4. dioramaorama August 11, 2009 / 11:36 am

    wow you turned that into like a perfect homeric extended metaphor. but seriously, about olives, trader joes makes some with a pretty high garlic:olive ratio. they’re absolutely delicious but no one who sees me eat them believes me because they’re so strong that i can’t help but wince and make faces.

  5. Daryl Houston August 11, 2009 / 11:36 am

    Ben, I agree that it’s also a gag. There’s a similar gag regarding some family nickname for Hal (I don’t think we ever learn what it is). I like both of these as gags. But if you look into the whole Coatlicue thing, it’s clear that there are some ties between that myth and the story. So while agreeing with you that it’s a funny gag, I’m going to continue to maintain my position that the note has the second purpose of inviting you to look outside the text for more insight into the text.

  6. infinitetasks August 11, 2009 / 1:10 pm

    Yesterday in class, one of my students remarked that Camus’ The Fall was “rather tedious.” To be sure, The Fall is a surprising addition to Camus’ oeuvre, given its complex and opaque narration and self-referentiality via The Stranger. I explained, nonetheless, that the student’s missive was enclosed in an envelope clearly marked ‘Return to Sender,’ as it told us more about her than about the novella.

    I don’t know EK, but to give him the benefit of the doubt I’d like to express a confidence that, if he ever looks back on that post in 5 or 10 years he will be very, very embarrassed. I have written things in a frenzy of youthful impetuosity and short-sightedness that I still feel rather badly about, and I expect that another 10 years will result in similar judgments regarding some of my current writings.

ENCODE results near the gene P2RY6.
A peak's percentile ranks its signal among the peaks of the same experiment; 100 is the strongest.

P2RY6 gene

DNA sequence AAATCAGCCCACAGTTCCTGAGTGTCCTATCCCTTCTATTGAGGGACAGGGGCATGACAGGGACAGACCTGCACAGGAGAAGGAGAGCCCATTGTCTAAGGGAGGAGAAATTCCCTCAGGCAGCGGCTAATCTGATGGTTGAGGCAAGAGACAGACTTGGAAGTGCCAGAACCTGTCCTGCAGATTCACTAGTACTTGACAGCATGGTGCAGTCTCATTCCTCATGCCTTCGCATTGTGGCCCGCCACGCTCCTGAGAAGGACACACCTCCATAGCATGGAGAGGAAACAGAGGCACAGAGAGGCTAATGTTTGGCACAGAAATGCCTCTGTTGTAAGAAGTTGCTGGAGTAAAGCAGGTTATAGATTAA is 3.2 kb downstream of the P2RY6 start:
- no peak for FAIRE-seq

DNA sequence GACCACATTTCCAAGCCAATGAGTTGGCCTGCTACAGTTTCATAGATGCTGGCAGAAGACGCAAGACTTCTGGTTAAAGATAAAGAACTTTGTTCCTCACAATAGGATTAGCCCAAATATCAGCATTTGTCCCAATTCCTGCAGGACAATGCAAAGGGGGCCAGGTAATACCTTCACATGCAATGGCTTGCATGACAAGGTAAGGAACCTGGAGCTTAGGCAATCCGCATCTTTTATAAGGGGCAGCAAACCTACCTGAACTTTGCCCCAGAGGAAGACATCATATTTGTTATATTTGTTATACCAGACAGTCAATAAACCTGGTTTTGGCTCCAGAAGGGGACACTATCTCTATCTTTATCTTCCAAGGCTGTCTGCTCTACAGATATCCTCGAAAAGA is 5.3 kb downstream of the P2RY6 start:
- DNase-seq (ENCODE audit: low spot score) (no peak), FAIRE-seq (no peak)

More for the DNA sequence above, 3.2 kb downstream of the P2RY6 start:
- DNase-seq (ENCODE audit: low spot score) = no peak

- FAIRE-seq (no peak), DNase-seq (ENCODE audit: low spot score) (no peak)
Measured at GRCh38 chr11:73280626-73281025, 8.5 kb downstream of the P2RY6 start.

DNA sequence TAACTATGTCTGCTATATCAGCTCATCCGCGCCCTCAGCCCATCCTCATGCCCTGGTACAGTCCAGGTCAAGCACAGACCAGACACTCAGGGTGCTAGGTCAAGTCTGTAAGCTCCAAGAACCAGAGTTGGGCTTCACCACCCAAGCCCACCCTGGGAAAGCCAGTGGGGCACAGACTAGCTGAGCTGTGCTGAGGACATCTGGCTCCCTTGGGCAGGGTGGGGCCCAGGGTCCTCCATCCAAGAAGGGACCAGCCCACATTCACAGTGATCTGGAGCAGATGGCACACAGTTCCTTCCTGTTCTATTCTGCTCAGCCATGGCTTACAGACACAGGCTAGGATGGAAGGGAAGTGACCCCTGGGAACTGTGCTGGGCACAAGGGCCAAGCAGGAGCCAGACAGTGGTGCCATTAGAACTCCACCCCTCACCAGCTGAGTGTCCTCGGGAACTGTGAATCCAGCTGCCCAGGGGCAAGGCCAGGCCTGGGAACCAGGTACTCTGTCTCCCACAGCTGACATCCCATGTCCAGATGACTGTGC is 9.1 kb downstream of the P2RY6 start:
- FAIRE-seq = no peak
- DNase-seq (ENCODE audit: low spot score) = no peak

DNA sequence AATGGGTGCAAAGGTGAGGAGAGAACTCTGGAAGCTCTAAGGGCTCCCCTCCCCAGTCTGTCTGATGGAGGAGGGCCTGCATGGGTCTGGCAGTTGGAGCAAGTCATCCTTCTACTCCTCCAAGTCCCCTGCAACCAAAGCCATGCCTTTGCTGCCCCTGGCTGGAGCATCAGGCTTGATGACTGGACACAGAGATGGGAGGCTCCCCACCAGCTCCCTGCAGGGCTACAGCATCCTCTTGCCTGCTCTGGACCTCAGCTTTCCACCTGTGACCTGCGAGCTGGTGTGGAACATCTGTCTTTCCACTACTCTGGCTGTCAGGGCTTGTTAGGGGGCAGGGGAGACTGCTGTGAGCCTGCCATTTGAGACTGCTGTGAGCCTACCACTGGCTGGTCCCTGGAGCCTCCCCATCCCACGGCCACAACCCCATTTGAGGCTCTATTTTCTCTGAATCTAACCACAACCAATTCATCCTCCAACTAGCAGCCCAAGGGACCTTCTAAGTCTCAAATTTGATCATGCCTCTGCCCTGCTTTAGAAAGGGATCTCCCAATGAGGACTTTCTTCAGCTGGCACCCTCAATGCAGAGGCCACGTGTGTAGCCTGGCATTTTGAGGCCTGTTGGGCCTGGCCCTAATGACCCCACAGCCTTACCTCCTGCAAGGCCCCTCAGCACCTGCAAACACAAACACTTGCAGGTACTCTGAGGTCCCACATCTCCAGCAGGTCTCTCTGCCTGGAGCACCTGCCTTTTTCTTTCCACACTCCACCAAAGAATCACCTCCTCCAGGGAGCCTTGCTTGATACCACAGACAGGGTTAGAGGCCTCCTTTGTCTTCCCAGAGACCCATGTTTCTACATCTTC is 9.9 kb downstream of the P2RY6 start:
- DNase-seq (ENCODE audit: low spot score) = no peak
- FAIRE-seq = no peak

More generally about whingers, I have to say it’s like none of them have ever read any philosophy. A text gives back only in some variable ratio to what one puts in. Kant, Hume, or Locke? Nietzsche, Kierkegaard, Husserl? Habermas, Rawls, Jameson, Foucault? Kierkegaard wrote pseudonymously – oh, how annoying and selfish of him. Germans reputedly prefer to read Kant’s First Critique in the Kemp English translation – oh, he doesn’t care about the reader. Foucault traces the external sign systems of dusty psychiatric accounts – oh, he’s making me do all the work here.